Canada: Wal-Mart workers organize

Workers at the Wal-Mart store in Jonquiere, Quebec, are battling to make their store the retail giant’s first unionized outlet in North America. The United Food and Commercial Workers Union says more than half the store’s 200 workers have signed cards.

In late December the union applied to Quebec’s Labor Relations Committee for certification of the Jonquiere local. Wal-Mart, which is contesting certification, called the union’s proposed unit “inappropriate.” Hearings will be held this month to decide how many jobs will become unionized positions and which jobs will be excluded.

Wal-Mart, which has over 4,300 stores worldwide and annual revenues exceeding $244.5 billion U.S., has become the world’s dominant retailer by slashing prices, and providing rock-bottom wages and benefits for its 1.3 million workers. It is virulently anti-union. Its aggressive stance has not only harmed its own workforce, but puts severe downward pressure on other, unionized retail chains.

Haiti: Gov’t TV station attacked

Demonstrators from the anti-government Group of 184 political coalition violently attacked a government television station they accused of criticizing their group on Jan. 18, the Haitian Press Agency AHP reported. Demonstrators threw volleys of stones at the station’s offices, smashing windows, and also attacked small shopkeepers at a nearby public market. Opposition officials claimed some shots were fired in their direction, but no injuries were reported.

Opposition demonstrations have been accompanied by serious violence since the Jan. 1 bicentennial celebrations commemorating Haiti’s independence – an event that the AHP said drew hundreds of thousands of participants, including international figures, government delegations and foreign diplomats.

Several diplomatic missions, including that of the United States and the Special Mission of the OAS in Haiti, recently praised the government’s good security measures in connection with the opposition demonstrations. But at the same time, supporters of the governing party have been killed, and others have had their property destroyed.

India: General strike set for Feb. 24

At a meeting in Delhi last month, India’s Central Trade Union Organizations set a country-wide general strike for Feb. 24 to protest the right-wing government’s failure to defend public workers’ rights in the face of last year’s supreme court decision gutting government workers’ right to strike.

The joint statement by a number of national trade union federations also emphasized the fightback against the government’s anti-people economic policies at the behest of the IMF, World Bank and World Trade Organization, which are causing galloping unemployment, growing poverty, destructive privatization and plant closures.

Labor federations in the various states are mobilizing unions and organizations of bank and insurance workers, port and dock workers, oil and telecommunications workers, government employees and others for the strike.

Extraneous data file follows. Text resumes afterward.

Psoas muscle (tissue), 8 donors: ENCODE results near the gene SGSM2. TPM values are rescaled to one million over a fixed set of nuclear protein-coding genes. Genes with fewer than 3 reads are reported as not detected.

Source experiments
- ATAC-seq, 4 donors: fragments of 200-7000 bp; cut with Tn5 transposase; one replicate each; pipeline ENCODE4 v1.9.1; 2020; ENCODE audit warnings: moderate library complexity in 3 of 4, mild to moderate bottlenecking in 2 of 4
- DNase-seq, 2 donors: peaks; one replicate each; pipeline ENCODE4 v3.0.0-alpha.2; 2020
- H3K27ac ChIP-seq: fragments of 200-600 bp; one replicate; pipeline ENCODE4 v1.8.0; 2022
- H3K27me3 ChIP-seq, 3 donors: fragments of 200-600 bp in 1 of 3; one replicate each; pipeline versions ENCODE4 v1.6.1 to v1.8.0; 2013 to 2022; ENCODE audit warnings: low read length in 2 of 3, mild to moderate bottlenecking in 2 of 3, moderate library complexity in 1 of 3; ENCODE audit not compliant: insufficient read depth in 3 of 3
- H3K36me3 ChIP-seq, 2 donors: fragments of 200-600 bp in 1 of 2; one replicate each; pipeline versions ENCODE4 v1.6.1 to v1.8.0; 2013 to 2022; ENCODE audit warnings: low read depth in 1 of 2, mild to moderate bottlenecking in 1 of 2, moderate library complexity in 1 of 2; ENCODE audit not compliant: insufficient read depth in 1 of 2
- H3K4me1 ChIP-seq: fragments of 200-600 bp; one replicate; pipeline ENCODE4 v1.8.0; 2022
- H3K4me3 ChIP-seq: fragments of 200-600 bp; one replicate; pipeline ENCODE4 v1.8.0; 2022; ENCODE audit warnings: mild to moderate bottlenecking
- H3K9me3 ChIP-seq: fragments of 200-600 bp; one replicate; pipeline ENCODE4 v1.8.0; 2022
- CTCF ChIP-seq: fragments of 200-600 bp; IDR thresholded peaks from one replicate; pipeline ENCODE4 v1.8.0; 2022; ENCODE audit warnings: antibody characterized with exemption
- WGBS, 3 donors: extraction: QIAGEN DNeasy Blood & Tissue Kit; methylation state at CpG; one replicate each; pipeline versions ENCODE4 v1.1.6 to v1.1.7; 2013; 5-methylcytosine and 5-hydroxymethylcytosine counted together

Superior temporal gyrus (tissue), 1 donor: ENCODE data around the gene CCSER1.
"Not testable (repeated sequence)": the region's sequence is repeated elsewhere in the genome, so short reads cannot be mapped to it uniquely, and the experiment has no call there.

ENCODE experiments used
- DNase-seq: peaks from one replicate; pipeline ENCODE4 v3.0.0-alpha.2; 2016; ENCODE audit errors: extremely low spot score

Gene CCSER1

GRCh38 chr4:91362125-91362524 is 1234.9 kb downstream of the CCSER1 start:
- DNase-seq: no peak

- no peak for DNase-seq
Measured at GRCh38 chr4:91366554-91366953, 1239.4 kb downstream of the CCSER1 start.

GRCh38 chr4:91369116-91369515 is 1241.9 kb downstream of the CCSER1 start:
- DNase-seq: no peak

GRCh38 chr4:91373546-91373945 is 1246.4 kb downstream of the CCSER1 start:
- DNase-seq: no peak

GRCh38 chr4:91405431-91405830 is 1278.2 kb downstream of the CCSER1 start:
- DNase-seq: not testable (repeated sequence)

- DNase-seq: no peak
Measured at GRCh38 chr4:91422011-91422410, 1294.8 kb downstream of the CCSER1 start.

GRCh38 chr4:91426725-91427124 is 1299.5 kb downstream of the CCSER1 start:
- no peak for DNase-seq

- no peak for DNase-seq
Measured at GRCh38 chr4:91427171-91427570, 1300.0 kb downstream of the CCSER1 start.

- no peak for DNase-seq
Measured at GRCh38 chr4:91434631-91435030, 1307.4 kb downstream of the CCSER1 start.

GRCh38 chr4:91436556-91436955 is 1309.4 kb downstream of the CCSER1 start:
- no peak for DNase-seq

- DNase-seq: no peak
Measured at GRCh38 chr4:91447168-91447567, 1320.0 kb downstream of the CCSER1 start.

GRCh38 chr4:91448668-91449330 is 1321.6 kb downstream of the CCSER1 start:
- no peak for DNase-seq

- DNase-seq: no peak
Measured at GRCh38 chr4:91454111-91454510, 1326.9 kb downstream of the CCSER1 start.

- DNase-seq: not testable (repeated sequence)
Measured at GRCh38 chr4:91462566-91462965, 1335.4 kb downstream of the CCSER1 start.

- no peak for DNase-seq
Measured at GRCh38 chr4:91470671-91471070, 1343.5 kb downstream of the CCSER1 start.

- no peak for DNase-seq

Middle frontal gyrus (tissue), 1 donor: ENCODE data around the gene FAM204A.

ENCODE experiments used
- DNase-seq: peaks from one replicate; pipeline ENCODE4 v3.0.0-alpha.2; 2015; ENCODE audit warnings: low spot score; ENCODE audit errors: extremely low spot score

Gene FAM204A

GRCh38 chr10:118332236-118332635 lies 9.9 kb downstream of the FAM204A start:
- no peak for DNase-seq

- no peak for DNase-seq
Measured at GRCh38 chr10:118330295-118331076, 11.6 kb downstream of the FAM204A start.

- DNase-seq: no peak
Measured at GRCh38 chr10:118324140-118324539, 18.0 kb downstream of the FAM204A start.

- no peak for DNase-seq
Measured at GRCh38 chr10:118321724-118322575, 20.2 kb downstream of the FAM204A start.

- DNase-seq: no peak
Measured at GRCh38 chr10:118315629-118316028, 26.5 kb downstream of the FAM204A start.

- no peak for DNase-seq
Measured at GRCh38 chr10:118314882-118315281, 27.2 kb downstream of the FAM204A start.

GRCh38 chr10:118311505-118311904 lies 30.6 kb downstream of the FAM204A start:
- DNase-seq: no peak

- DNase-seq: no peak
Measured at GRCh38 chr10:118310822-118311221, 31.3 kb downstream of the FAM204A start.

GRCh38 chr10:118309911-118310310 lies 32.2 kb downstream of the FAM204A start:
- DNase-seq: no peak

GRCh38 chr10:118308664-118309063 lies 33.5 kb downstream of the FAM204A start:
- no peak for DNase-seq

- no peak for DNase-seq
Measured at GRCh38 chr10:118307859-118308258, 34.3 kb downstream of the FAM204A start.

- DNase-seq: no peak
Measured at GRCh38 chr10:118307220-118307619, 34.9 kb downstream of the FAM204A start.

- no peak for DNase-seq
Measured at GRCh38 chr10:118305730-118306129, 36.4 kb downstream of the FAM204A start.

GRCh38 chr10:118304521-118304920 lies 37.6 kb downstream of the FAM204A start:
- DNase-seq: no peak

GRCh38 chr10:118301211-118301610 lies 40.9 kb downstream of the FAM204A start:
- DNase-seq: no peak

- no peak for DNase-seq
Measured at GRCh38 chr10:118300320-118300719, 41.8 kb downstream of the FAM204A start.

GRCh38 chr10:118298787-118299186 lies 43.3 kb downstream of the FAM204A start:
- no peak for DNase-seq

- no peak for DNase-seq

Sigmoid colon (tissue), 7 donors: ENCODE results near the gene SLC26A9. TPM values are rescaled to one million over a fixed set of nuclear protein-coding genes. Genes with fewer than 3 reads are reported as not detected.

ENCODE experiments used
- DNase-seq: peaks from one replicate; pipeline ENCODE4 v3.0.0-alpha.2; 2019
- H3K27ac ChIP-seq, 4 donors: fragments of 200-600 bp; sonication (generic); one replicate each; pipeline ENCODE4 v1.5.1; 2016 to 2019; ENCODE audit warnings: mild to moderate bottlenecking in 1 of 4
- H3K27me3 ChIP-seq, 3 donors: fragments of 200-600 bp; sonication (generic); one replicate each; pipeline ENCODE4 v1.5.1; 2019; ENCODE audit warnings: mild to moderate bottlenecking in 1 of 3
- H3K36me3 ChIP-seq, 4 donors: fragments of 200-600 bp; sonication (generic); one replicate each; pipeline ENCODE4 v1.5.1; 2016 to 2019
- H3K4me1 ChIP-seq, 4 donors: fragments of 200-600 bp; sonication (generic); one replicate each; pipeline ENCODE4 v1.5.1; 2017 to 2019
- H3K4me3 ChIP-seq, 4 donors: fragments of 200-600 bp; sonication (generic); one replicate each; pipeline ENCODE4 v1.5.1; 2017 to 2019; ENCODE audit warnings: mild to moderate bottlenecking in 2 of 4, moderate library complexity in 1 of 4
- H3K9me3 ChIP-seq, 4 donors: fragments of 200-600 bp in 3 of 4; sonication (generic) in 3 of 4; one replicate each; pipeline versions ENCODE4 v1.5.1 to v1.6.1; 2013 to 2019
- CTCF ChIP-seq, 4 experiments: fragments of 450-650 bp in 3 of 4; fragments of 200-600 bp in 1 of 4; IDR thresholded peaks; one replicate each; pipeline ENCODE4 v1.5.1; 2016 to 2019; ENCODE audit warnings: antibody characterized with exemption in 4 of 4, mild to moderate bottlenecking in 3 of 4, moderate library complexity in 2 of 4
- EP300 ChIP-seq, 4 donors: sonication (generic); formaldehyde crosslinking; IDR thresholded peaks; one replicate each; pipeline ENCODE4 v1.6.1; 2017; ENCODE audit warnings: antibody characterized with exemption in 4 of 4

Cuba: U.S. & Cuban psychiatrists meet

Nineteen top U.S. psychiatrists joined their Cuban counterparts in Havana late last month for the Second Cuba-U.S. Workshop on Biological Psychiatry.

Dr. Mark Rasenick, Director of the Neuroscience Training Program at the University of Illinois, urged combining U.S. and Cuban experiences in the near future as both sides have a lot to offer each other. He said whenever he visits Cuba he sees new projects underway and new equipment – some of it developed in Cuba.

Dr. Charles Nemeroff, head of Emory University’s Psychiatry Department, said at the end of the visit that the U.S. can learn a lot from everything that’s been done in Cuba in preventive medicine.

Dr. Ismael Clark, president of the Cuban Academy of Sciences, emphasized that the U.S. blockade of Cuba and restrictions on exchange of information greatly inhibits the free flow of cooperation between the two countries’ scientific institutions. The Cuban scientific community wants very much to expand its ties with U.S. counterparts, he said.

South Africa-Germany: Unions strengthen ties

South African and German union leaders met in Johannesburg late last month to map out ways to strengthen their solidarity in the face of intensifying globalization.

“We live in one world. Not in the first, second, third, fifth or sixth world,” said Michael Sommer, head of the Confederation of German Trade Unions.

Zwelinzima Vavi, Secretary-General of the Confederation of South African Trade Unions, responded, “Globalization has worked for some; it has not worked for the poor.” Added COSATU President William Madisa, “Germany is a very significant investor in our country. While we welcome foreign direct investment, we demand that workers’ rights be respected.”

Germany, with 450 companies in South Africa employing some 70,000 people, is South Africa’s biggest trading partner after the U.S. Trade between the two countries totaled about $5.9 billion in 2002.

International Notes are compiled by Marilyn Bechtel (